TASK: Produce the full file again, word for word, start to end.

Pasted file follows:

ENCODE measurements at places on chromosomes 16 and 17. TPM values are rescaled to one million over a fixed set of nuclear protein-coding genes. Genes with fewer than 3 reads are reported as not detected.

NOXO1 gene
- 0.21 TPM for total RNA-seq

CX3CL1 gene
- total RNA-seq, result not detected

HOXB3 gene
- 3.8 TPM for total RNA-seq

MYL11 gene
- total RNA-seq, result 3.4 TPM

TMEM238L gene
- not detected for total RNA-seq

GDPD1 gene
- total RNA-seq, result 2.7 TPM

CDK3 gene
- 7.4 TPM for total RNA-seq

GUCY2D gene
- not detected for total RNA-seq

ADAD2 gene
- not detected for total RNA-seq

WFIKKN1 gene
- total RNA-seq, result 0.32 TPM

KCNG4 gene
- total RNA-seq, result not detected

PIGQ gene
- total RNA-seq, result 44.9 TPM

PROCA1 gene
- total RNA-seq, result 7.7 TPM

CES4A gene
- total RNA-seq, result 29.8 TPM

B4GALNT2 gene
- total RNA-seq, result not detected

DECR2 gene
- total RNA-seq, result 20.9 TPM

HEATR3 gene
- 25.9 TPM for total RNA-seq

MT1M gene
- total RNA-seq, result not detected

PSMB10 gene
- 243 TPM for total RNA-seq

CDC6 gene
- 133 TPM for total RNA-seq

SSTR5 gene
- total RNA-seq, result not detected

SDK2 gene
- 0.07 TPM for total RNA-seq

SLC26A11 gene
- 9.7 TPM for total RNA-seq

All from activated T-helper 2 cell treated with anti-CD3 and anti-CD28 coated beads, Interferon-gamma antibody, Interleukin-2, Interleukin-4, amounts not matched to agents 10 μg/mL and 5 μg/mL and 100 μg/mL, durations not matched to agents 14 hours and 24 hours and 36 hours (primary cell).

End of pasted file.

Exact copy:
ENCODE measurements at places on chromosomes 16 and 17. TPM values are rescaled to one million over a fixed set of nuclear protein-coding genes. Genes with fewer than 3 reads are reported as not detected.

NOXO1 gene
- 0.21 TPM for total RNA-seq

CX3CL1 gene
- total RNA-seq, result not detected

HOXB3 gene
- 3.8 TPM for total RNA-seq

MYL11 gene
- total RNA-seq, result 3.4 TPM

TMEM238L gene
- not detected for total RNA-seq

GDPD1 gene
- total RNA-seq, result 2.7 TPM

CDK3 gene
- 7.4 TPM for total RNA-seq

GUCY2D gene
- not detected for total RNA-seq

ADAD2 gene
- not detected for total RNA-seq

WFIKKN1 gene
- total RNA-seq, result 0.32 TPM

KCNG4 gene
- total RNA-seq, result not detected

PIGQ gene
- total RNA-seq, result 44.9 TPM

PROCA1 gene
- total RNA-seq, result 7.7 TPM

CES4A gene
- total RNA-seq, result 29.8 TPM

B4GALNT2 gene
- total RNA-seq, result not detected

DECR2 gene
- total RNA-seq, result 20.9 TPM

HEATR3 gene
- 25.9 TPM for total RNA-seq

MT1M gene
- total RNA-seq, result not detected

PSMB10 gene
- 243 TPM for total RNA-seq

CDC6 gene
- 133 TPM for total RNA-seq

SSTR5 gene
- total RNA-seq, result not detected

SDK2 gene
- 0.07 TPM for total RNA-seq

SLC26A11 gene
- 9.7 TPM for total RNA-seq

All from activated T-helper 2 cell treated with anti-CD3 and anti-CD28 coated beads, Interferon-gamma antibody, Interleukin-2, Interleukin-4, amounts not matched to agents 10 μg/mL and 5 μg/mL and 100 μg/mL, durations not matched to agents 14 hours and 24 hours and 36 hours (primary cell).